4. Vessels are efficient in conducting water due to presence of perforations.
  5. Vessels contain circular cross sections.
  6. They contain highly thickened cell walls.
  7. Vessels consist of a low surface to volume ratio.
  8. Vessels are connected by end to end. They also contain diagonal or transverse end walls.
  9. Vessels do not have any role in the prevention of air embolism in plants.
  10. Vessels originate from a longitudinal file of cells and joined into long continuous tubes.
  11. They are less lignified and therefore have a wide lumen.
  12. Vessels are longer cells (about 10 cm long).
  13. They are perforated cells.
  14. Vessels are normally considered as advanced type of cells.

Difference Between Tracheids And Vessels In Tabular Form

BASIS OF COMPARISON TRACHEIDS VESSELS
Description Tracheids are tubular cells in the xylem of vascular plants, involved in the conduction of water from the roots to the leaves.   Vessels are elongated dead cells found in the xylem of flowering plants, consisting of perforated cell walls throughout which the water flows.  
Presence They are present in all vascular plants (Pteridophytes, and Gymnosperms).   They are only found in Angiosperms.  
Pits They consist of less number of large pits.   They contain a large number of small pits.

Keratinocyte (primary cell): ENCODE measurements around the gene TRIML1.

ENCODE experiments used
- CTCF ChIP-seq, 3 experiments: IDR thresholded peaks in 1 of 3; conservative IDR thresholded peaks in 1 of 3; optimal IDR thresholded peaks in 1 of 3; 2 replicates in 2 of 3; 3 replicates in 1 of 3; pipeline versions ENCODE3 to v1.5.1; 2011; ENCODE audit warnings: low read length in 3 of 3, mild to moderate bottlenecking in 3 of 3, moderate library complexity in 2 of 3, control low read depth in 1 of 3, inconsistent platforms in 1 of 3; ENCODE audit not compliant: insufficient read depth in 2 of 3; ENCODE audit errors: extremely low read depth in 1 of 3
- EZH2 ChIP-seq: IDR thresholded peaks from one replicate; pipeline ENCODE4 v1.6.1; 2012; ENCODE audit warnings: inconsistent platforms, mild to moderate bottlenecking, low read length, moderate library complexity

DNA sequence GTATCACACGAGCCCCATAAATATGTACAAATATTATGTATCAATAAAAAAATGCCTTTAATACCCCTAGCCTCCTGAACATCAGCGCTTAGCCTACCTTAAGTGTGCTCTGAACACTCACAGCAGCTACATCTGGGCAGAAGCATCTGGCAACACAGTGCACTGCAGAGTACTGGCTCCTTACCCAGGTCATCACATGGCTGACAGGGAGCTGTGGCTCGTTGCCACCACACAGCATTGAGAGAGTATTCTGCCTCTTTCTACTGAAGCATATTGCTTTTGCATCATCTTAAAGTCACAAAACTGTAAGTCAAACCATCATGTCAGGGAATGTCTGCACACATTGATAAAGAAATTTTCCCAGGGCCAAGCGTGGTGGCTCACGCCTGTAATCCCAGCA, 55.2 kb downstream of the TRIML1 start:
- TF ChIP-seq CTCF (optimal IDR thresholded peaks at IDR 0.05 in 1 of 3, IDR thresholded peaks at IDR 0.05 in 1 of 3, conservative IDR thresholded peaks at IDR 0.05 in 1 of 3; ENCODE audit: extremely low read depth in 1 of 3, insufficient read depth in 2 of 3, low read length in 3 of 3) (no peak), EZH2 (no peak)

Water Conduction Efficiency They are not efficient in water conduction because their walls are not perforated.   They are efficient in conducting water due to presence of perforations.  
Cross Sections They contain polygonal cross sections.   They contain circular cross sections.  
Cell Wall Thickness They contain thin cell walls.   They contain highly thickened cell walls.  
Surface To Volume Ratio. They have a high surface to volume ratio.   They have a low surface to volume ratio.  
Connection They are laterally connected and contain tapering end walls.   They are connected by end to end. They also contain diagonal or transverse end walls.  
Air Embolisms They prevent air embolism in plants due to its high adhesion force in the narrow tube.   They do not have any role in the prevention of air embolism in plants.  
Origin They originate from a single cell.   They originate from a longitudinal file of cells and joined into long continuous tubes.  
Lignification They are more lignified and therefore have a narrow lumen.   They are less lignified and therefore have a wide lumen.  
Diameter They are shorter cells (about 1 mm long)   They are longer cells (about 10 cm long).  
Cell Perforations They are imperforated cells.   They are perforated cells.  
Alternative Description They are usually considered to be primitive cells.   They are normally considered as advanced type of cells.  

What Are Some Of The Similarities Between Tracheids And Vessels?

  • Both tracheids and vessels are dead cells at maturity.
  • They are both components of xylem.
  • Both have pits on their lateral walls.
  • Both are usually present in primary and secondary xylem.
  • Both tracheids and vessels can transport water.
  • Both tracheids and vessels posses secondary lignified cell wall.

You May Also Read:

  1. Difference Between Primary Xylem And Secondary Xylem
  2. Difference Between Metaxylem And Protoxylem
  3. Difference Between Companion Cells And Sieve Tubes
  4. Difference Between Phloem And Xylem Cells